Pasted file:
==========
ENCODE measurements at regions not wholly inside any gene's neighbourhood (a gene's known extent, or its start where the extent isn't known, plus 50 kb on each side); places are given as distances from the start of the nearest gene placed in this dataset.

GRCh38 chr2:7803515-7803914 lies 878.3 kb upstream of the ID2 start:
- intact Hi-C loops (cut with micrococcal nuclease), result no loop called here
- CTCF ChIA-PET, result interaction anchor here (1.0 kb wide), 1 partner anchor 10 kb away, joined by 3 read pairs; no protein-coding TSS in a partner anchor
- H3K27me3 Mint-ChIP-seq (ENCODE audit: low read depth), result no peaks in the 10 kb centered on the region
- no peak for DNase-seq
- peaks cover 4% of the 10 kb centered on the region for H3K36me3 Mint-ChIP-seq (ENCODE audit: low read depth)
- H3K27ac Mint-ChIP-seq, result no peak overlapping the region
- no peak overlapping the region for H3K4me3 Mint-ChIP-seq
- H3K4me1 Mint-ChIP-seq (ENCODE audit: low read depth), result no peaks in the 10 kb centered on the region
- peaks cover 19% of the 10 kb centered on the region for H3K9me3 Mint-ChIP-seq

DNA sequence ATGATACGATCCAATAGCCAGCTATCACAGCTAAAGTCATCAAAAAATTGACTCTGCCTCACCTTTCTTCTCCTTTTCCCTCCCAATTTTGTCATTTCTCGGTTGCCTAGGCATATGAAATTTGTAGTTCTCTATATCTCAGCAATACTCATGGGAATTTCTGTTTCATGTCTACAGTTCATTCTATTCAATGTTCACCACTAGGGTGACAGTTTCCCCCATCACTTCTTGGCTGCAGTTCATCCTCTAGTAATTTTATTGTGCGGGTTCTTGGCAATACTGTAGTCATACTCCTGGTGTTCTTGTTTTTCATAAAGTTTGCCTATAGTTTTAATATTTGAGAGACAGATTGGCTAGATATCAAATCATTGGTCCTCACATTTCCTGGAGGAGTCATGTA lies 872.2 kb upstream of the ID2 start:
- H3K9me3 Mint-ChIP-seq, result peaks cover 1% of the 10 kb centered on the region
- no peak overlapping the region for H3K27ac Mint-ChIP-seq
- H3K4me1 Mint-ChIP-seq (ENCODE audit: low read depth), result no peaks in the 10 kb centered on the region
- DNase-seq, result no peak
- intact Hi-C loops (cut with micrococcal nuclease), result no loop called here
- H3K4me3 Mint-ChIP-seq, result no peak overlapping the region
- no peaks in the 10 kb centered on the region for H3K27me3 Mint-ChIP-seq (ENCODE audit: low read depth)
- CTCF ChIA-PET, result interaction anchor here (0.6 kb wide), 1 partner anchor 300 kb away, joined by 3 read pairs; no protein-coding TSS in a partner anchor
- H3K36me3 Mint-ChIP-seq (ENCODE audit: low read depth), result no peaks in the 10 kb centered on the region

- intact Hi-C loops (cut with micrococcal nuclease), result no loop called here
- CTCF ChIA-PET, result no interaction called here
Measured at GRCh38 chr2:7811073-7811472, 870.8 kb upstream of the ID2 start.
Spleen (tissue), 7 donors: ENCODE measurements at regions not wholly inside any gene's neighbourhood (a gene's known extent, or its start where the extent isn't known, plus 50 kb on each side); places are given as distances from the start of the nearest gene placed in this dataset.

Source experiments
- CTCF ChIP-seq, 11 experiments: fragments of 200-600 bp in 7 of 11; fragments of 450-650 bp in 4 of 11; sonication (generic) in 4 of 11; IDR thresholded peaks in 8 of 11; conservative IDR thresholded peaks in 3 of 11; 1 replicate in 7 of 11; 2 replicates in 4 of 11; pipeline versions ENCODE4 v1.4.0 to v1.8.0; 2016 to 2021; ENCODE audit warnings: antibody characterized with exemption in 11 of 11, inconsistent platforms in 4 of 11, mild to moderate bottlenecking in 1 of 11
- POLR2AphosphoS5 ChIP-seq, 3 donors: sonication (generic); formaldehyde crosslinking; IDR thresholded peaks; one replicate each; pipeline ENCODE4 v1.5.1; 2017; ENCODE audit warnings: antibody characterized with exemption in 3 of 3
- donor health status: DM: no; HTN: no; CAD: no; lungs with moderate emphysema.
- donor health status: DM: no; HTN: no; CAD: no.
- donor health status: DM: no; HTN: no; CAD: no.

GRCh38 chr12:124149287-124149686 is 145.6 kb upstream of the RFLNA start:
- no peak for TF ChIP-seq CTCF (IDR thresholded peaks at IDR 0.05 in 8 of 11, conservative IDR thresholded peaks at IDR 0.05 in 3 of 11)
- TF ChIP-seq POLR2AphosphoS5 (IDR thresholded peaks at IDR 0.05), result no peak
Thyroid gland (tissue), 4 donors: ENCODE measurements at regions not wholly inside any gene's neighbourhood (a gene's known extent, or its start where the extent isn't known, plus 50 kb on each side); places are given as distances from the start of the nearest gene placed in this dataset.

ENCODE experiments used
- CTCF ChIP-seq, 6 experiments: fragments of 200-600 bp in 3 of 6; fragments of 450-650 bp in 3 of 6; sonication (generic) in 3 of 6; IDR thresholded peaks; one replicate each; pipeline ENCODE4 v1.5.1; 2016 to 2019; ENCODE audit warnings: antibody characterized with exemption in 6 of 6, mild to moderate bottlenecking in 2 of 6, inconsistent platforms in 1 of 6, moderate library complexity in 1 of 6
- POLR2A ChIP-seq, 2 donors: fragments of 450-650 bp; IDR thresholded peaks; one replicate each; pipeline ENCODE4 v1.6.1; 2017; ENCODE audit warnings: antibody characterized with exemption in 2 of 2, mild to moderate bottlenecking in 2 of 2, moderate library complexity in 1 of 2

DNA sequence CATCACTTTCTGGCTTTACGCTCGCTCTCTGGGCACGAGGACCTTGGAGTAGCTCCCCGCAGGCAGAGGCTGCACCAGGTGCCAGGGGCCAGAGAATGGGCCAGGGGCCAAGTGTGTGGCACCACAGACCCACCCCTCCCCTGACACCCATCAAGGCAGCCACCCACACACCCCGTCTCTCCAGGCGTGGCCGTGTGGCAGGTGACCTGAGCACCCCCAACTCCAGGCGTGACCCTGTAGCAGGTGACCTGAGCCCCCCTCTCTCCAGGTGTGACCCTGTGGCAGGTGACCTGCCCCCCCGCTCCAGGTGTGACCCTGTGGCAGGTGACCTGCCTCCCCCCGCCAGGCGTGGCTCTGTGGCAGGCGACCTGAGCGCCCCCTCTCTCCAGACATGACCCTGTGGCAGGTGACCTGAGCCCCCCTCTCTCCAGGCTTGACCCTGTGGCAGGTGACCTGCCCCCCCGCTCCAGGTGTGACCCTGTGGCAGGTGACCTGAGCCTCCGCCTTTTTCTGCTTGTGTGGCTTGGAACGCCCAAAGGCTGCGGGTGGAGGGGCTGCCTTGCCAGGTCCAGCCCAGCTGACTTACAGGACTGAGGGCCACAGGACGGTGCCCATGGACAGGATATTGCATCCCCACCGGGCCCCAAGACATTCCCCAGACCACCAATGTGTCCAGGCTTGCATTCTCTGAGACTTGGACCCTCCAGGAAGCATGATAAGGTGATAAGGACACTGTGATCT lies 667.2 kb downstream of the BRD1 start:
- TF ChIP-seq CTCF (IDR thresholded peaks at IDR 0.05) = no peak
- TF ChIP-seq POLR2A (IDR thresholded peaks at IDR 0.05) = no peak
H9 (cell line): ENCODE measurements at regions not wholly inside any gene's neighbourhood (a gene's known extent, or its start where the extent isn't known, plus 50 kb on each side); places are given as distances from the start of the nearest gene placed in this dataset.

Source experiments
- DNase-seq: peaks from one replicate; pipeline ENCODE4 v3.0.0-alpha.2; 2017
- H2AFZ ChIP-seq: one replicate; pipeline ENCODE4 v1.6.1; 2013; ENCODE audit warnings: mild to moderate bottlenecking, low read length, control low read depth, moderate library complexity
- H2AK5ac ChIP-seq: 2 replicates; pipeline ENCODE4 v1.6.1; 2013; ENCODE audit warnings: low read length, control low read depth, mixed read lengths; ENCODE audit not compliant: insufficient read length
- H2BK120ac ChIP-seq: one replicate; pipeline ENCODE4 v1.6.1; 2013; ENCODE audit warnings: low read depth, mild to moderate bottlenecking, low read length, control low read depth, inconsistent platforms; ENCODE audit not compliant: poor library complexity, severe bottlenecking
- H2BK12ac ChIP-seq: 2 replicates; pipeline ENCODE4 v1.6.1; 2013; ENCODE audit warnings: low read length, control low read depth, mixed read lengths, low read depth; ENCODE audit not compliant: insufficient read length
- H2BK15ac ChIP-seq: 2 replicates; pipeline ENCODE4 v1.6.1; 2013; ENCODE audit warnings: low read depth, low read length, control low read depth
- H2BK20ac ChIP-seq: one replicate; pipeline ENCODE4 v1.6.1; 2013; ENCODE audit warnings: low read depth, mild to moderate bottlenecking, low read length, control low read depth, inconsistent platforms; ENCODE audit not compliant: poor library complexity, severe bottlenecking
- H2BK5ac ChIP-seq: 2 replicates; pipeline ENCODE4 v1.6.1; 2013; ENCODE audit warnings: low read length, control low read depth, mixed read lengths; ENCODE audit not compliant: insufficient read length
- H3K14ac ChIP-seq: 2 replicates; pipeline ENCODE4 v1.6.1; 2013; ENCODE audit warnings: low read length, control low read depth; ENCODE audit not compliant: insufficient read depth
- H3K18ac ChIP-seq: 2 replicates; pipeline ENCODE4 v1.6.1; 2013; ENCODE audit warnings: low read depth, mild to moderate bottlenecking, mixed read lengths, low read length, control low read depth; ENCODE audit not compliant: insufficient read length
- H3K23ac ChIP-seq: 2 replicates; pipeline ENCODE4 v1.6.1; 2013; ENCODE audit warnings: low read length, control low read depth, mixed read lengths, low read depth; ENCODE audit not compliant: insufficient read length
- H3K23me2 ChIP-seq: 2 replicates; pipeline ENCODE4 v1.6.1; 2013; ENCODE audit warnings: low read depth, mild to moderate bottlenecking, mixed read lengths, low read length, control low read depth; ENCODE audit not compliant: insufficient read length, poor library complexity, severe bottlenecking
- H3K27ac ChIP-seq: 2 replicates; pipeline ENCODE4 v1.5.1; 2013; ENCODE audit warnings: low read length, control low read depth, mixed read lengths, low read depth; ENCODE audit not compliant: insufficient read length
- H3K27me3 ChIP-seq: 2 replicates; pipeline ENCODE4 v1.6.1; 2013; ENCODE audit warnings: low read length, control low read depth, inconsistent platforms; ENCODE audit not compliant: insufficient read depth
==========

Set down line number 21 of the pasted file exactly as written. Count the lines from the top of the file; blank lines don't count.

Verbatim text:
- H3K36me3 Mint-ChIP-seq (ENCODE audit: low read depth), result no peaks in the 10 kb centered on the region